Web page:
No, the school wasn’t really, it’s a rugby, cricket, netball school. Nowadays they have a properly functioning mountain bike team. I mean 2009 when the school’s Spur League actually started, I was in matric. We rode some of the first races that they ever held. I’d like to think of us being the pioneers in it, but no real support.
GDK: You started making a name for yourself riding the half marathons in the National Series and so on. That was quite a commitment as well, but clearly there was some talent. You were obviously working quite hard at it by then?
Starting out in the competitive half marathons
LL: I don’t think people realise the amount of work that goes into racing. I think people, there’s a bit of a misperception of what it actually takes. When I was riding, half marathons I was still finding my legs and finding myself in the sport. Figuring out what I wanted to do with it and where I wanted to go with it.
I remember one day seeing Kevin Evans and them at one of the Enduro races. I asked someone, I can’t remember who: What does he do for a living. Then he said: No, he rides a bike for a living. Okay, that’s nice and that day I decided that that’s something I’d also like to do. I remember picking up his bike and I couldn’t believe how light his bike was, like what? No wonder he’s so fast!
Getting back to the point, at that time I didn’t really know how to train or anything. It was a matter of getting on the bike and riding, which I think, in a way, also contributed to the longevity of my career. At this stage, being able to keep riding fun.
A lot of people go into coaching and you need to do this interval and this interval and this interval at a very young age. It sort of kills the fun and it’s very important, especially at a young age, to keep it fun. To do what you want to do on the bike. To play on the bike and people forget that.
GDK: You’re playing pretty well, clearly, because you attracted the attention of sponsors and a team. Which brings you down to the Western Cape here. What do you think was the key component to you getting that deal to ride for RECM? Which is perhaps, at that time, one of the strongest, most well-funded teams around. Was there a particular result or a race that you think caught their eye?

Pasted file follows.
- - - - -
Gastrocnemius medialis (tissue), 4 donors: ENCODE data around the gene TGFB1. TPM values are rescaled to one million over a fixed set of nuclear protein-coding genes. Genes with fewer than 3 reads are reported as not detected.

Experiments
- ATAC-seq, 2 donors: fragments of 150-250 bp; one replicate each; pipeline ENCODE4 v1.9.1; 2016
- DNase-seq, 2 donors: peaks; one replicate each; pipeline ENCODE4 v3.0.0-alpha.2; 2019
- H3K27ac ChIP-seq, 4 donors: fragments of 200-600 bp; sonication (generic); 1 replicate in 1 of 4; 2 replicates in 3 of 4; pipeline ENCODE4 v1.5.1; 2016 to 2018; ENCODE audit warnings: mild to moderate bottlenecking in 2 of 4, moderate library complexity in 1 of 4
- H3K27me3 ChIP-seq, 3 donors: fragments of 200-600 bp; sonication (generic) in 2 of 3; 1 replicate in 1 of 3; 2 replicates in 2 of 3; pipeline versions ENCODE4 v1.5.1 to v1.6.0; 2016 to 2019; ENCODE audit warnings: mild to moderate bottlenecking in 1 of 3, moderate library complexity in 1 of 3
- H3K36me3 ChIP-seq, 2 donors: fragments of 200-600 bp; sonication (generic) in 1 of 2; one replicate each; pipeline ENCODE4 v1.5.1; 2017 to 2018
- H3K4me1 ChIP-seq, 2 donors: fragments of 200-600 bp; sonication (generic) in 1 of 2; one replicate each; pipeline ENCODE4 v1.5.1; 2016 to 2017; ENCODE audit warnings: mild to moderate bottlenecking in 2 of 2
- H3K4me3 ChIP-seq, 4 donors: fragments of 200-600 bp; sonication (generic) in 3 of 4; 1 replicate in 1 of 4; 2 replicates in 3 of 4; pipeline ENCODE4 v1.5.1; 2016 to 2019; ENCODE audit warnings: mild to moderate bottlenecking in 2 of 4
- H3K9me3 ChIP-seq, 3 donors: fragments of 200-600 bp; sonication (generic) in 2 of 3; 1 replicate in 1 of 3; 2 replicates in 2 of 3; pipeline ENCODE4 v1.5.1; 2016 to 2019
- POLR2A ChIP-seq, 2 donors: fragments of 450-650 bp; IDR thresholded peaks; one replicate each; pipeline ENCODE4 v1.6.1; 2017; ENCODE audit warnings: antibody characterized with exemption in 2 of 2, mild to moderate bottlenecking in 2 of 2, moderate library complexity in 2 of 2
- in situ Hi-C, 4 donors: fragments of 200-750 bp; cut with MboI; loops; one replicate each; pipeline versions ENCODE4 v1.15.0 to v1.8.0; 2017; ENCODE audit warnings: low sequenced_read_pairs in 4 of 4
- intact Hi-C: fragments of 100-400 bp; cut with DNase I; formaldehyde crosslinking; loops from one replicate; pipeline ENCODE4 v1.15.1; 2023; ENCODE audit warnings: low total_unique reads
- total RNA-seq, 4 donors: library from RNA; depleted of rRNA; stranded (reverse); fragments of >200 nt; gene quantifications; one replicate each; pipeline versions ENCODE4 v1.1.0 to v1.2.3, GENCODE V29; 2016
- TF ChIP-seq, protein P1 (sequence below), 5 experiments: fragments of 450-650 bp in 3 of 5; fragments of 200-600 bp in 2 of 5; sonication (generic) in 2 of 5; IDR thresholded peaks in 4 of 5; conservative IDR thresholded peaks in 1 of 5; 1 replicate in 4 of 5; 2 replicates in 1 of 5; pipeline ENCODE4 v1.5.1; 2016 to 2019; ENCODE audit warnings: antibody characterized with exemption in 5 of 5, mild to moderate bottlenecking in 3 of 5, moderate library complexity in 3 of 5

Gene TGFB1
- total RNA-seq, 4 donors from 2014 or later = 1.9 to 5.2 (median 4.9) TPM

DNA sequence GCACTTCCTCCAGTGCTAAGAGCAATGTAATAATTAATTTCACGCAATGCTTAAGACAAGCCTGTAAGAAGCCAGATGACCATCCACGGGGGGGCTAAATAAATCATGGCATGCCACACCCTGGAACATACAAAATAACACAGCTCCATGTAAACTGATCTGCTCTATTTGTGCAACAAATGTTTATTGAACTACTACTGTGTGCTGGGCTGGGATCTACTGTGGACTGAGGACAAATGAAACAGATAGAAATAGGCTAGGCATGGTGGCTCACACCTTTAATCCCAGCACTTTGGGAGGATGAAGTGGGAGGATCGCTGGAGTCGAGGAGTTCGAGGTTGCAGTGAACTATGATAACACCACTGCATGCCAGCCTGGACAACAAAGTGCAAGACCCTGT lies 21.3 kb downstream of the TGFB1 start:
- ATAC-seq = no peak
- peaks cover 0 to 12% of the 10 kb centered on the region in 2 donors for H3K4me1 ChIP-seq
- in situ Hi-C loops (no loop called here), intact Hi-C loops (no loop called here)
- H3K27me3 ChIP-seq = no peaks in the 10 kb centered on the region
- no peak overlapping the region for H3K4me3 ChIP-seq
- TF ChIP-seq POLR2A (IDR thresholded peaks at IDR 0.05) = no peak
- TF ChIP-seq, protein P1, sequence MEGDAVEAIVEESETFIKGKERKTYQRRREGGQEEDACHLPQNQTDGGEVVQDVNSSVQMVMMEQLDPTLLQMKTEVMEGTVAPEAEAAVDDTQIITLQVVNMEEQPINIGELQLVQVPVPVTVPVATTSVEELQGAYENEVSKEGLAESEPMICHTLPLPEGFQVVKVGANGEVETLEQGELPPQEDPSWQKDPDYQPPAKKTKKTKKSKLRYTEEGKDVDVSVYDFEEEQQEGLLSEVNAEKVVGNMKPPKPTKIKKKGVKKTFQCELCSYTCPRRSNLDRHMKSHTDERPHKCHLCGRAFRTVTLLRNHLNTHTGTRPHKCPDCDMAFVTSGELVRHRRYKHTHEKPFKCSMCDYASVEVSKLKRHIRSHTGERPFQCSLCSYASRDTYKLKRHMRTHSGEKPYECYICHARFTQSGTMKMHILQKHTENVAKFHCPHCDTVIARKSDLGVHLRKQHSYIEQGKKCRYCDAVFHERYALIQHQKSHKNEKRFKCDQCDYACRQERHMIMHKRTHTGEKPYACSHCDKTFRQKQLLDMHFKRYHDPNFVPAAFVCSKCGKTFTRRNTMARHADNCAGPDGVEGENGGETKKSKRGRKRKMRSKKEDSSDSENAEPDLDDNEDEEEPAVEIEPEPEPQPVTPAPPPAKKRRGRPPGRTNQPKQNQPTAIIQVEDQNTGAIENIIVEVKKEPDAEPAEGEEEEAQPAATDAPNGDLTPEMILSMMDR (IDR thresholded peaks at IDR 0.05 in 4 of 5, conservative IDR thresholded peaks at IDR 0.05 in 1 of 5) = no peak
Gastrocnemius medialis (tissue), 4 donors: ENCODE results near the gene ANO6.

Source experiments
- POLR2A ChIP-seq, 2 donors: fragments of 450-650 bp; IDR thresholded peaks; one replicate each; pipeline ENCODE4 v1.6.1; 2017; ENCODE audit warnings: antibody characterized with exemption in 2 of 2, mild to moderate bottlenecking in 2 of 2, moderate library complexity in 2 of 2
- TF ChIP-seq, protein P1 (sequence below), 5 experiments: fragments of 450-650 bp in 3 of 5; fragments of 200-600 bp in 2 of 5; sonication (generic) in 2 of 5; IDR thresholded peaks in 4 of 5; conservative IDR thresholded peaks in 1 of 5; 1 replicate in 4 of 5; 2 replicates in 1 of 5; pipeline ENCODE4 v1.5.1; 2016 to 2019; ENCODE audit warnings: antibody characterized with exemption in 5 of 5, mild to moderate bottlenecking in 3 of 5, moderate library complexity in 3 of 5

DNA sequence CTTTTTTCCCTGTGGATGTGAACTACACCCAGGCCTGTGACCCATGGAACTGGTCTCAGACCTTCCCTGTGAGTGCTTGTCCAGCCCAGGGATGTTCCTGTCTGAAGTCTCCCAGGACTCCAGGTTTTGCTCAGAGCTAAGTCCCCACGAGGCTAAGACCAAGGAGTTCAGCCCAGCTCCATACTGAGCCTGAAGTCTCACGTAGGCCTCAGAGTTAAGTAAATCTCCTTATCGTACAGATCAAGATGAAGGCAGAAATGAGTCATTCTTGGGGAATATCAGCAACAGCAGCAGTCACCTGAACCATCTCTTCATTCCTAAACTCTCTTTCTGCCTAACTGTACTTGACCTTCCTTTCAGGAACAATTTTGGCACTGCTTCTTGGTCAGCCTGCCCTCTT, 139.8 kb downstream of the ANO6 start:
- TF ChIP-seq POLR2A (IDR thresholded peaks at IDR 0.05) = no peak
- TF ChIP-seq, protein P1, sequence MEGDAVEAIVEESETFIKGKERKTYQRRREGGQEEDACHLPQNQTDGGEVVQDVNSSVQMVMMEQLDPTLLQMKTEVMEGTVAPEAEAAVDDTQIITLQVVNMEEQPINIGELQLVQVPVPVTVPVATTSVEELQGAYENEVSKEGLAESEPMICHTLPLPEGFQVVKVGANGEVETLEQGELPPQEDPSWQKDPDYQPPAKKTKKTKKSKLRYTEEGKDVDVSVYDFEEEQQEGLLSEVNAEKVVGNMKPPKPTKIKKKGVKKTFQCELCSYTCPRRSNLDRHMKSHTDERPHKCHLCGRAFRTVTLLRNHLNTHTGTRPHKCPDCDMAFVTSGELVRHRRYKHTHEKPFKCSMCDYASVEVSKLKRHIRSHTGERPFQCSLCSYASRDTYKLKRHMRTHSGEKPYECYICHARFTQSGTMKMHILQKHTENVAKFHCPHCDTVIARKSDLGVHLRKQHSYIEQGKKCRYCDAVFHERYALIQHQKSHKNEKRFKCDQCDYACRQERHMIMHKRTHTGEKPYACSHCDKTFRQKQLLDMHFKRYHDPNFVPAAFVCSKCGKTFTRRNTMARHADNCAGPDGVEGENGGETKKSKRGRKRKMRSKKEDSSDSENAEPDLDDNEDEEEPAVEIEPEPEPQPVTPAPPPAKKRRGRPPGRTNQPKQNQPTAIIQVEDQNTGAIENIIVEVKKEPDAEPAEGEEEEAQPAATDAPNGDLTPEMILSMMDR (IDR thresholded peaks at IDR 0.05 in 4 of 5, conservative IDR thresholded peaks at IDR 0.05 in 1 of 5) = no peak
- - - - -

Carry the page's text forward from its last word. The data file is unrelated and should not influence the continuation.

Getting snapped up by RECM
LL: I don’t think so, I don’t think there’s any one particular event that drew the attention. At that stage I was racing the marathon series, ultra marathons. I had won that series two years in a row. The year before that I came second or third, I can’t remember. It was a consistency that I had to show.
Obviously I think in a big way it went beyond that. I’d built up a relationship with guys like Waylon, not because I wanted anything from them, because I really just wanted to be friends with them. I think they noticed the way that I was able to communicate with people. To the way that I sort of carried myself. I don’t mean it in an arrogant way at all.
For me it was about networking and getting to know the people and also to learn from them. I raced Waylon the one race, one of the Nissan races up there. I was still riding for Valencia at the time. I think we had a dash for the line, it was one hell of a race!
Afterwards I went and I chatted to him and got his number and we got talking and stuff. Then there was another race that they did that I didn’t do. Then I asked them about it afterwards and we chatted. Then the next moment I got a phone call and they said, Neil’s leading the team, would you be interested to talk to us, so sure, definitely!
GDK: It led to a really busy phase in your life and no doubt as a 20/21-year-old, you clearly learnt an enormous amount during that time?
A great learning curve
LL: Absolutely. I think Waylon is definitely one of the most experienced riders in the country, he was a role model. He really guided my career and everything I did was based around what he said at that time. Also, we were supposed to do some big races together. So yes, it was definitely a busy time, but a very nice experience. Something that I would like to do again if I have the opportunity. Also to be in Waylon’s shoes, for instance, to be able to share that experience and that knowledge with younger riders. Guide them and help them to become the best that they can possibly be.
GDK: It’s a fascinating story from Lourens Luus, a semi-professional, professional mountain biker in this country. Professional mountain biking is perhaps a bit of a misnomer. Because it’s a very difficult place to earn a living, they work incredibly hard. Lourens, thanks for chatting to us, Lourens Luus who currently rides, who do you ride for at the moment?
LL: That’s a tricky question! I don’t know myself! At this stage things are complicated. We’re sort of in the process of securing some new sponsors and stuff. Some of the things we had earlier this year basically fell through. But it’s also, 2016 is also a year for me where I’m just finding my legs again. 2017 will be the big comeback year.
I’ve got some big goals and aspirations towards the end of the year that I will focus on. Hopefully we can get some good results. PSG, USN, Helderberg Cycles, the guys from Helderberg Cycles have really been amazing in helping me this year, getting everything sorted. Anna Basson Properties from Stellenbosch as well, I’ve got a good support system behind me, helping me.
GDK: Lourens, thanks very much, good luck with those goals and ambitions. Finding a sponsor in this country is not an easy thing to do, but you’ve clearly got the skills to do just that. Lourens Luus talking to us here on our Old Mutual Live Mountain Bike podcast, hope you enjoyed that. There’ll be plenty more to come, of course, as you download, thanks for doing that. Until next time, take care, ride safely, cheers.